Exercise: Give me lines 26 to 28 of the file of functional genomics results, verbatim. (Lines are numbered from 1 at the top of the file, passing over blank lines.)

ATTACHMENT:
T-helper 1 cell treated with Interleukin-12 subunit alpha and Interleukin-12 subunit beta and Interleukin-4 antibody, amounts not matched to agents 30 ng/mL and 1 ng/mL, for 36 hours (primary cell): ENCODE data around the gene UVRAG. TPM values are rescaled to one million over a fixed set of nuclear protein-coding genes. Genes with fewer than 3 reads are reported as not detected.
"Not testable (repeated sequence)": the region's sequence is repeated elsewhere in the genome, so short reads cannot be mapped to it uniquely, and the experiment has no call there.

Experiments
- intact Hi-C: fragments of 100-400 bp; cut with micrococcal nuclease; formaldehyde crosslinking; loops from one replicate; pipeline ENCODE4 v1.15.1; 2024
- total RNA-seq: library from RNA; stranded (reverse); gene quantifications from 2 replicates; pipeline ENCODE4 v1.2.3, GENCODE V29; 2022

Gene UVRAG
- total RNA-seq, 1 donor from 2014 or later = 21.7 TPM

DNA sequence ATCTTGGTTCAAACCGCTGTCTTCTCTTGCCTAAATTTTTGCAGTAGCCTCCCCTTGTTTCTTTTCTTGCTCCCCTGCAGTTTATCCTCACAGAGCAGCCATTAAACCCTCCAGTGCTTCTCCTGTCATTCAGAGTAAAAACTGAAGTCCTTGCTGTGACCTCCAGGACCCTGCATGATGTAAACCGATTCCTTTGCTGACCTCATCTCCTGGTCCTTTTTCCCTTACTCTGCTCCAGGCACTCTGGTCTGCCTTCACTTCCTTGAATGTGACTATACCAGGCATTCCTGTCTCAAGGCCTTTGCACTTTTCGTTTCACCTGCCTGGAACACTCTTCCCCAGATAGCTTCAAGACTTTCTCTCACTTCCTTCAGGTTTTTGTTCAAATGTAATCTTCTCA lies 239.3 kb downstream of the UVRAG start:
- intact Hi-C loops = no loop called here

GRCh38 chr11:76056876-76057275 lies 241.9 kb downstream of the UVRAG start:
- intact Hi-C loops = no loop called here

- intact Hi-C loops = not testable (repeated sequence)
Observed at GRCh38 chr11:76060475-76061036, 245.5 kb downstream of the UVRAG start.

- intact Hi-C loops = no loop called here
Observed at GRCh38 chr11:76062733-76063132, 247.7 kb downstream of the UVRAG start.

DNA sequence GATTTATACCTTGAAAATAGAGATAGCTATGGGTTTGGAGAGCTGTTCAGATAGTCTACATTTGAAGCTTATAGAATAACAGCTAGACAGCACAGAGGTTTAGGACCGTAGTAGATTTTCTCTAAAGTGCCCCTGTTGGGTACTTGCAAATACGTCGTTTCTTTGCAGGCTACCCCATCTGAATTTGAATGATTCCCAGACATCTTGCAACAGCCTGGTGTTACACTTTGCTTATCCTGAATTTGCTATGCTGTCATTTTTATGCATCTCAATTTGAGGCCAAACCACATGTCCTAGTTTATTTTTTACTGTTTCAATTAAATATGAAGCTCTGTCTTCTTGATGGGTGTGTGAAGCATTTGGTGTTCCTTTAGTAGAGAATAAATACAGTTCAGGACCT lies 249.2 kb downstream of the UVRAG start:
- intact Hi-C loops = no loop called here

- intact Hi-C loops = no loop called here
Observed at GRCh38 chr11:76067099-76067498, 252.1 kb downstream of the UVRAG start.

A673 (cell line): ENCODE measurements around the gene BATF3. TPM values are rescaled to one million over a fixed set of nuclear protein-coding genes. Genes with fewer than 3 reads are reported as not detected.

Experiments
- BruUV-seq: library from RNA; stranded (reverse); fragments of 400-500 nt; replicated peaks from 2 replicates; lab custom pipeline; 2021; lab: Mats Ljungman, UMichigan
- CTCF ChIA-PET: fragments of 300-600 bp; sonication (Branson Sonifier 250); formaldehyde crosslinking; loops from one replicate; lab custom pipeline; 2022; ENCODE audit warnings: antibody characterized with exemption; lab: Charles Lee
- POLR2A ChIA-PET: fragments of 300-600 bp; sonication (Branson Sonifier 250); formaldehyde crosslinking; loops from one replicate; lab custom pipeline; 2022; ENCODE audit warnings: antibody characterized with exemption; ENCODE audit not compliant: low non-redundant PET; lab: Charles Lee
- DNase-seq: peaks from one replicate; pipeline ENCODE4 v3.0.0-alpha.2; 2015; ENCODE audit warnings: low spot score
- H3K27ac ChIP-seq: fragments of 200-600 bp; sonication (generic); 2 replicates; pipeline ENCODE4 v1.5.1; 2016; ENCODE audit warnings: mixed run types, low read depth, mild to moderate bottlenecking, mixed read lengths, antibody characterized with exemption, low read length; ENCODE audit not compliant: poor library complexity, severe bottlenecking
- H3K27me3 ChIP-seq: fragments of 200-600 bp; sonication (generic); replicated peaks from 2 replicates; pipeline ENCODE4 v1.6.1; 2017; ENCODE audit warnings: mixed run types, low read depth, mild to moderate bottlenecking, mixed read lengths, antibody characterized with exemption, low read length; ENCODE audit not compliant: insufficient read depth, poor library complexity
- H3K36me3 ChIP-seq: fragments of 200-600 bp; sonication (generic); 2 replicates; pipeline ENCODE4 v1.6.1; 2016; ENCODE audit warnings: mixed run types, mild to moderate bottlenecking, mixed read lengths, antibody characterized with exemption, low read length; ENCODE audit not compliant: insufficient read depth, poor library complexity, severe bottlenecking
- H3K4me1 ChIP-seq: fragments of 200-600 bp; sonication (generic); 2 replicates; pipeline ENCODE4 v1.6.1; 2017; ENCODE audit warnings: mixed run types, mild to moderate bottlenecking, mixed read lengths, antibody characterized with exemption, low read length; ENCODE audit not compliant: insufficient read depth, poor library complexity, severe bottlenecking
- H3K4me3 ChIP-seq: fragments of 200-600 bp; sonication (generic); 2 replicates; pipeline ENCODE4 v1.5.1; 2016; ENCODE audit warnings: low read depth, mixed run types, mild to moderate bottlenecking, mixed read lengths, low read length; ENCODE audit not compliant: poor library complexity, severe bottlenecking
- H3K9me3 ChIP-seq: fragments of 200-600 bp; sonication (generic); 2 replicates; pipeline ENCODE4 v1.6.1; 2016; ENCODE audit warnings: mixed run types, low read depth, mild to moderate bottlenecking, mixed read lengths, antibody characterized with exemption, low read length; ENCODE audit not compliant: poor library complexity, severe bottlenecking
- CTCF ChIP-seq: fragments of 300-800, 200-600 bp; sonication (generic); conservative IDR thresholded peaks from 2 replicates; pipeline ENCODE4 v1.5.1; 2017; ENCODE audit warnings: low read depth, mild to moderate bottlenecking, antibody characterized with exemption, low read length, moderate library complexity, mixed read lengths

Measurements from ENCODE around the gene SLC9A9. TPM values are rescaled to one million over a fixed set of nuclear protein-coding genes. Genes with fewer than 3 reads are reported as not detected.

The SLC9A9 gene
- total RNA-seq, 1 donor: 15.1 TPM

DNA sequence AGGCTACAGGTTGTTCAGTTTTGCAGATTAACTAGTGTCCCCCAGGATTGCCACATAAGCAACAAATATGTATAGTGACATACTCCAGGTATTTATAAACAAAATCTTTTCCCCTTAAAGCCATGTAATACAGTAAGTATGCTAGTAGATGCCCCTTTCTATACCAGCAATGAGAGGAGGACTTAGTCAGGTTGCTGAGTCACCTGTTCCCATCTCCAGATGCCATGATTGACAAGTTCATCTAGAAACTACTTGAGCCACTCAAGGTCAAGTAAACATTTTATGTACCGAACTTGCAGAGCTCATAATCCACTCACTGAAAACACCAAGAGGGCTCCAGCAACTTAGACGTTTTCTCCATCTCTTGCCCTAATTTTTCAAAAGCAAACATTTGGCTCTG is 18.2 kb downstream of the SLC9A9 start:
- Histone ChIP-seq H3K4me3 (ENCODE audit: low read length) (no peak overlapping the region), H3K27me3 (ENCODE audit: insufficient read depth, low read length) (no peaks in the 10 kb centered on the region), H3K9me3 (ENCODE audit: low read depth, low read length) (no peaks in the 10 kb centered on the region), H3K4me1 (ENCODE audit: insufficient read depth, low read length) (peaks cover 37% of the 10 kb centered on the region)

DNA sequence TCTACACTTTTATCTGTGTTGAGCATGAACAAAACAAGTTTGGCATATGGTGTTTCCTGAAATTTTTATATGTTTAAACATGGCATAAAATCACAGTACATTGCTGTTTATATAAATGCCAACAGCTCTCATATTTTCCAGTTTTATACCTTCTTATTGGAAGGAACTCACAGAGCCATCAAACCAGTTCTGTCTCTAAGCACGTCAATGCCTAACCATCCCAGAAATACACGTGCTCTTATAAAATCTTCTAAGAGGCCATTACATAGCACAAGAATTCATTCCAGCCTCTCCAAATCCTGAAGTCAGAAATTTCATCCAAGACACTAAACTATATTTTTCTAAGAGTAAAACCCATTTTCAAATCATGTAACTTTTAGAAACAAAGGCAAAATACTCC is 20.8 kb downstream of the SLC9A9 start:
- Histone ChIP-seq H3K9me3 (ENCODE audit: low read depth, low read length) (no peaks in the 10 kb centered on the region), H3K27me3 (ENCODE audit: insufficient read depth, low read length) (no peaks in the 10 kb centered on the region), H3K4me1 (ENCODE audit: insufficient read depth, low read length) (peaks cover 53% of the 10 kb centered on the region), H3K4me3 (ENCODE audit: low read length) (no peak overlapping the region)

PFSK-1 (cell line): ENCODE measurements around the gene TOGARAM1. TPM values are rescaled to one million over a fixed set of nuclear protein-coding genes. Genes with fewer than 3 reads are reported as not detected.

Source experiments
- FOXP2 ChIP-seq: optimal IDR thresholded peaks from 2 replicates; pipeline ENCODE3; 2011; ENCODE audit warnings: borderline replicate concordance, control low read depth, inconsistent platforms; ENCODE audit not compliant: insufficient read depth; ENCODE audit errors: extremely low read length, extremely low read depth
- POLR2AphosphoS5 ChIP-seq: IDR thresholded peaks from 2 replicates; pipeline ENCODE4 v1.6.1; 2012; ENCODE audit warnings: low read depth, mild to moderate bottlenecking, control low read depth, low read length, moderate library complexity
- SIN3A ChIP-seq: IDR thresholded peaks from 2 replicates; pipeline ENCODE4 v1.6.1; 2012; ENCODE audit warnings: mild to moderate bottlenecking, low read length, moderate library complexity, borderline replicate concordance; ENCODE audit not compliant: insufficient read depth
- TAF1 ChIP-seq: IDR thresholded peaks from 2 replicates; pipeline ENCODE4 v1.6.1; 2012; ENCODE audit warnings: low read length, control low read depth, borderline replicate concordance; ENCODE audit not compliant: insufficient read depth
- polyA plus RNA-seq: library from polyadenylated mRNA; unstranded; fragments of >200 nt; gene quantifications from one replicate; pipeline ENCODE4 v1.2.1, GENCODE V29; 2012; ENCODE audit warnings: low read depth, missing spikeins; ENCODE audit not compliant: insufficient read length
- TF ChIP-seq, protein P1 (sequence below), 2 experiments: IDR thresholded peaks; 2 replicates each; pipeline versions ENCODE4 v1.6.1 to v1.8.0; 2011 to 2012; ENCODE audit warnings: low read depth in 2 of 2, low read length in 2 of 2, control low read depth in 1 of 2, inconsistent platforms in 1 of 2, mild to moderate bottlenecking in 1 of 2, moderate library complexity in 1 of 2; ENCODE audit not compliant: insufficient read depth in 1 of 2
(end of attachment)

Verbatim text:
- H3K27ac ChIP-seq: fragments of 200-600 bp; sonication (generic); 2 replicates; pipeline ENCODE4 v1.5.1; 2016; ENCODE audit warnings: mixed run types, low read depth, mild to moderate bottlenecking, mixed read lengths, antibody characterized with exemption, low read length; ENCODE audit not compliant: poor library complexity, severe bottlenecking
- H3K27me3 ChIP-seq: fragments of 200-600 bp; sonication (generic); replicated peaks from 2 replicates; pipeline ENCODE4 v1.6.1; 2017; ENCODE audit warnings: mixed run types, low read depth, mild to moderate bottlenecking, mixed read lengths, antibody characterized with exemption, low read length; ENCODE audit not compliant: insufficient read depth, poor library complexity
- H3K36me3 ChIP-seq: fragments of 200-600 bp; sonication (generic); 2 replicates; pipeline ENCODE4 v1.6.1; 2016; ENCODE audit warnings: mixed run types, mild to moderate bottlenecking, mixed read lengths, antibody characterized with exemption, low read length; ENCODE audit not compliant: insufficient read depth, poor library complexity, severe bottlenecking